The current lack of information might be symptomatic of an underlying evidence void on the exact consequences of overdetection. In addition, most people did not have any recollection of overdetection being mentioned in leaflets when they were invited to attend screening. To allow people to make an informed choice that is aligned with their personal values, we should get better at measuring not only benefits but also the harms related to screening. As a research community, it is imperative we develop more precise ways of communicating the benefits and risks of screening and furthermore, measuring the effectiveness of presenting this information to enable people to make informed choices about their screening decisions.
People have highly variable views on how much overdetection is acceptable in cancer screening. They should therefore be informed about the risk of overdetection and its consequences before deciding to participate. To enable people to do this properly, we need to get better at quantifying harms and benefits.
What is already known on this topic
Overdetection is defined as the detection of a cancerous lesion through screening that would otherwise not have caused any symptoms or early death
Overdetection is the most important adverse effect of cancer screening, leading to unnecessary tests and treatment
Little is known about how much overdetection people would find acceptable for cancer screening and whether acceptability depends on the level of benefit and perceived harms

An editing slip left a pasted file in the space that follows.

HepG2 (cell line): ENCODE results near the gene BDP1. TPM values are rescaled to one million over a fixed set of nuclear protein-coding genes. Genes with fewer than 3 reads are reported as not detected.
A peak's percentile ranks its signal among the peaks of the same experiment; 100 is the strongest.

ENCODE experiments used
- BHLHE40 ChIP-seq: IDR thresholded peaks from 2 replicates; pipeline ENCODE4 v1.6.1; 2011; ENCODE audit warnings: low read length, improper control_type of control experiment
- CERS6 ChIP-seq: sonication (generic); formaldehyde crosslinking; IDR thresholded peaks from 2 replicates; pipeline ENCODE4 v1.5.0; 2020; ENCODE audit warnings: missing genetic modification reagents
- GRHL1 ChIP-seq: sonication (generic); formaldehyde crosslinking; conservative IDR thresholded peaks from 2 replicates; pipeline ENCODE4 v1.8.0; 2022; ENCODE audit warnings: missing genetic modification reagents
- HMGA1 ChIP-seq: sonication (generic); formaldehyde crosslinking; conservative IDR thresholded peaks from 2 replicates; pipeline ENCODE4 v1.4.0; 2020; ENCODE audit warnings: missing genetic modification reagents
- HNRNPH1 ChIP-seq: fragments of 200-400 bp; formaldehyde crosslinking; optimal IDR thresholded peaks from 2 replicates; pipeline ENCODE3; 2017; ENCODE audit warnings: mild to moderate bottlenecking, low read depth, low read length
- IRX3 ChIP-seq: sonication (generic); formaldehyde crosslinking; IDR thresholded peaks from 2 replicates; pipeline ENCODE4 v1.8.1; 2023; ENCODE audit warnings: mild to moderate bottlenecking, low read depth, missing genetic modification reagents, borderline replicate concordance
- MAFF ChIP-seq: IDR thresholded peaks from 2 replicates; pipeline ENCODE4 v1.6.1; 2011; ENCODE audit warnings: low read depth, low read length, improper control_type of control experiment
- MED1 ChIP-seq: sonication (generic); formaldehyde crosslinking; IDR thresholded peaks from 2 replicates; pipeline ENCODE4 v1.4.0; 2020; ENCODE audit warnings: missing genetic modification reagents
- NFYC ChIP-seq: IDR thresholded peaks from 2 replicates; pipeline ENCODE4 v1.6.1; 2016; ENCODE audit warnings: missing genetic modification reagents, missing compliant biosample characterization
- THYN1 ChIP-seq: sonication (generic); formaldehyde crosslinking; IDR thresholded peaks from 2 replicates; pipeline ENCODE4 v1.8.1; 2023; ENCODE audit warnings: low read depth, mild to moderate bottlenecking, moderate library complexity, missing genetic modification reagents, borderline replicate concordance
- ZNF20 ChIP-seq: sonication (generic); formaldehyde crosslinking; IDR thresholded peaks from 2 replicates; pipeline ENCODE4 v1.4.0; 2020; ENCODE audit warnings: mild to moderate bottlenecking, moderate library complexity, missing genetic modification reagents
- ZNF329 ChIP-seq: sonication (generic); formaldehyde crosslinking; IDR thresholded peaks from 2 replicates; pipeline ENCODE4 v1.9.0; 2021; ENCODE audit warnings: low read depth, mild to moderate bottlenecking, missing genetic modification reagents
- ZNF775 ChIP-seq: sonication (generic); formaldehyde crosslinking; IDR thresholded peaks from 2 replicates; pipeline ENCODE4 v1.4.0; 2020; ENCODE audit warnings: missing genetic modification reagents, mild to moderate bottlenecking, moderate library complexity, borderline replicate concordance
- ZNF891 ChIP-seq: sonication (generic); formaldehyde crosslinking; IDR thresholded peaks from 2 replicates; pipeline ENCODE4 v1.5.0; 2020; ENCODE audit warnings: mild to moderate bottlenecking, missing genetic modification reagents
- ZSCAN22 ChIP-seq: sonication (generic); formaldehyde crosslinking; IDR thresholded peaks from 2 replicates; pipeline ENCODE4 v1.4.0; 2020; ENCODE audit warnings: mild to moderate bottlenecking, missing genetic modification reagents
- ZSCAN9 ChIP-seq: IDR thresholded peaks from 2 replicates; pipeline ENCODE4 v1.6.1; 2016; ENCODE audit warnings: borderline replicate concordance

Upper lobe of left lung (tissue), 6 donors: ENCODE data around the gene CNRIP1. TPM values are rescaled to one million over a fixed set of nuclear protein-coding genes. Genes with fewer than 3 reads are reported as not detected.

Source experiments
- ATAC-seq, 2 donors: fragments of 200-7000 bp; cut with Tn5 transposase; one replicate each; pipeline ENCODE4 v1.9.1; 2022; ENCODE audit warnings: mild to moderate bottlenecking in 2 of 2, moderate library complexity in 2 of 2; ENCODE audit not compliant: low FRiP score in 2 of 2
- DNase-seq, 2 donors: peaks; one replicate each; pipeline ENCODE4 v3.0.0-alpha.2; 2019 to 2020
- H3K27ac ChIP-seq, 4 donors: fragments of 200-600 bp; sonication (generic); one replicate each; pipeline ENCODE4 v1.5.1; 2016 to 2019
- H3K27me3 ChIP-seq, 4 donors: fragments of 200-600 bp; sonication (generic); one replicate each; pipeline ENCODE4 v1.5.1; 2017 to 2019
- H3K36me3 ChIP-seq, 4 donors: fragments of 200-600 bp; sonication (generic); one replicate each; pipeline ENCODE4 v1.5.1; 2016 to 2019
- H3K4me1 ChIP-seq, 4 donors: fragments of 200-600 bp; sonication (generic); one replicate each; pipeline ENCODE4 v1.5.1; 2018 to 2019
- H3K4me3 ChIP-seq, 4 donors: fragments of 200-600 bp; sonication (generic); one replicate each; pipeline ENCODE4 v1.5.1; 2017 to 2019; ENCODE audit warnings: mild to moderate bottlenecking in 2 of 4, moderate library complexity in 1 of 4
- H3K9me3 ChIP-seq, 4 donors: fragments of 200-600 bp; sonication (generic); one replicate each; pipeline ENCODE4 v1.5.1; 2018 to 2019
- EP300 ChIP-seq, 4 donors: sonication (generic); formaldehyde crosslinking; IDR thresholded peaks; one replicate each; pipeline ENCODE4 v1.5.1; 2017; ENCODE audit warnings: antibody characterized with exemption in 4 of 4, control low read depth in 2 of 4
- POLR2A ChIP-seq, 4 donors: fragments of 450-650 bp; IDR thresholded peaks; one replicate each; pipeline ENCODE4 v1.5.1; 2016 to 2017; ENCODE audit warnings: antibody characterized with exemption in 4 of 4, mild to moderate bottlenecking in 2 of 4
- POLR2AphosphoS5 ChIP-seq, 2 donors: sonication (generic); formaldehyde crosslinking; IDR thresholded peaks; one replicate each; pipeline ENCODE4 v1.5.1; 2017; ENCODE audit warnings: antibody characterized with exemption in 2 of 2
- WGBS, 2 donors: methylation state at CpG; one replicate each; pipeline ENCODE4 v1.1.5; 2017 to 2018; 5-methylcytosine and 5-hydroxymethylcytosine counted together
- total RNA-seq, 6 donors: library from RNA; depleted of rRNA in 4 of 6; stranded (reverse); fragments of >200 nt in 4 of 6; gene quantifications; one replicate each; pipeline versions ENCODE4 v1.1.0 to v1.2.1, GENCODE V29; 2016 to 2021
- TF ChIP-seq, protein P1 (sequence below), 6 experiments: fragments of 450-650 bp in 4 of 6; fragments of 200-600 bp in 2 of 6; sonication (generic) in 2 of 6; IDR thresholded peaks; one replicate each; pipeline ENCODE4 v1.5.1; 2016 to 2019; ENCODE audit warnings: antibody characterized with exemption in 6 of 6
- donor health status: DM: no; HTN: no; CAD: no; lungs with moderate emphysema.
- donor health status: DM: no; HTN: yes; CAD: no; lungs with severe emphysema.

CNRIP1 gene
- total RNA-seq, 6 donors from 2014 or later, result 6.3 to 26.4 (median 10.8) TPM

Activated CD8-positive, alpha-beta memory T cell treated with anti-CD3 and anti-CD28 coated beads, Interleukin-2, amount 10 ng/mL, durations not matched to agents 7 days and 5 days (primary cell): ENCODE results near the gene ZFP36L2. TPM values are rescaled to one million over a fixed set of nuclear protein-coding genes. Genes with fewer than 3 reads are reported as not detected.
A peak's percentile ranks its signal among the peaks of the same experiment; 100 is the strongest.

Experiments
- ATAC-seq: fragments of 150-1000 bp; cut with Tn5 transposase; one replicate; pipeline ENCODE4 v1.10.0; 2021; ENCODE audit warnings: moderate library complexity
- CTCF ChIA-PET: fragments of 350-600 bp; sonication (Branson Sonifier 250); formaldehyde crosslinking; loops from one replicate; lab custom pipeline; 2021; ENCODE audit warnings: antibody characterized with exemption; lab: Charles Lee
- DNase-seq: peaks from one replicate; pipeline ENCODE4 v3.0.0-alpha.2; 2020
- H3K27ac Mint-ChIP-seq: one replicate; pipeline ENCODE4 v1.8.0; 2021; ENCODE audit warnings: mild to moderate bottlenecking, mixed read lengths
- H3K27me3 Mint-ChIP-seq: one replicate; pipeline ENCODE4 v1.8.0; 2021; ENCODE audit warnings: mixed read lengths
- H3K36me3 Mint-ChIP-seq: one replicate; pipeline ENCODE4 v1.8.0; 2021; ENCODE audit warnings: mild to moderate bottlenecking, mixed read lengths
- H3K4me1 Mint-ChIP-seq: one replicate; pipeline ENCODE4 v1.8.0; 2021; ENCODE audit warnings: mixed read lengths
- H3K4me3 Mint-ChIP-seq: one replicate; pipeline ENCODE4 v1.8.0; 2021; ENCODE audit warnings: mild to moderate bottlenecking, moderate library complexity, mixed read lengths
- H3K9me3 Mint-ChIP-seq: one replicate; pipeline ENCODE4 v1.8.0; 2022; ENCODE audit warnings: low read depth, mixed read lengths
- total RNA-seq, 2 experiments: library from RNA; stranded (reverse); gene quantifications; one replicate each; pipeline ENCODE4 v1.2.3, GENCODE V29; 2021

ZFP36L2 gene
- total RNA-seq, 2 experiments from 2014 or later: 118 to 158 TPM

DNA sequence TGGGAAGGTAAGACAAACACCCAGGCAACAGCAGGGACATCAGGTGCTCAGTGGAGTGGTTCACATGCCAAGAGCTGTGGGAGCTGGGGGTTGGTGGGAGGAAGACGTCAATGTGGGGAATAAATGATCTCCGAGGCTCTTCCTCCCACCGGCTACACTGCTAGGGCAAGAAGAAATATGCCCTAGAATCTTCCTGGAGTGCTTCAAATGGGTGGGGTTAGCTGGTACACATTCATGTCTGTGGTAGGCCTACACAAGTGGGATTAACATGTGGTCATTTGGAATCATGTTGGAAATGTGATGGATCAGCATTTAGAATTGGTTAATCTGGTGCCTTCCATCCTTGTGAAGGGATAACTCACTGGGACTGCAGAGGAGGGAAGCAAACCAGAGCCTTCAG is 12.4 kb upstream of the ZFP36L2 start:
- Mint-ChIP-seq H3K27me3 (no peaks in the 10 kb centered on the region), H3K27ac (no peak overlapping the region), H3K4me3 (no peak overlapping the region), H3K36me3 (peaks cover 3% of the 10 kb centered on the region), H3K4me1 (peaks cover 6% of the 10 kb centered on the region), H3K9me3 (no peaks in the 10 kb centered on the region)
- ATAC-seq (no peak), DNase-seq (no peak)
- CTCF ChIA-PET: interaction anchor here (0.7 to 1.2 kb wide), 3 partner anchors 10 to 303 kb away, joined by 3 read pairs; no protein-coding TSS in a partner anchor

What this study adds
Acceptability is highly variable, ranging from accepting no overdetection at all to accepting overdetection in the entire population
People accepted more overdetection when they perceived a higher benefit from screening
People aged 50 or over accepted less overdetection, whereas people with a higher education accepted more
Cite this as: BMJ 2015;350:h980
Contributors: AVdB, YY, CJ, and PH designed the study. AVdB, CJ, and JO performed the analyses. AVdB, CJ, YY, and PH drafted the manuscript. AVdB is guarantor.
Funding: This study was funded by the National Institute for Health Research (NIHR) Diagnostic Evidence Co-operative Oxford. The views expressed are those of the authors and not necessarily those of the NHS, the NIHR or the Department of Health. The study sponsors had no role in the design, analyses or reporting of the study. The researchers retained complete independence in the conduct of this study.
Competing interest: All authors have completed the ICMJE uniform disclosure form at www.icmje.org/coi_disclosure.pdf and declare: no support from any organisation for the submitted work; no financial relationships with any organisations that might have an interest in the submitted work in the previous three years; no other relationships or activities that could appear to have influenced the submitted work.
Ethical approval: This study was approved granted by the University of Oxford central university research ethics committee.
Transparency declaration: The lead author and guarantor of the study (AVDB) affirms that the manuscript is an honest, accurate, and transparent account of the study being reported, no important aspects of the study have been omitted, and there are no discrepancies from the study as planned.
Data sharing: We are willing to share the data that were collected in this study, which can be made available on request to AVdB.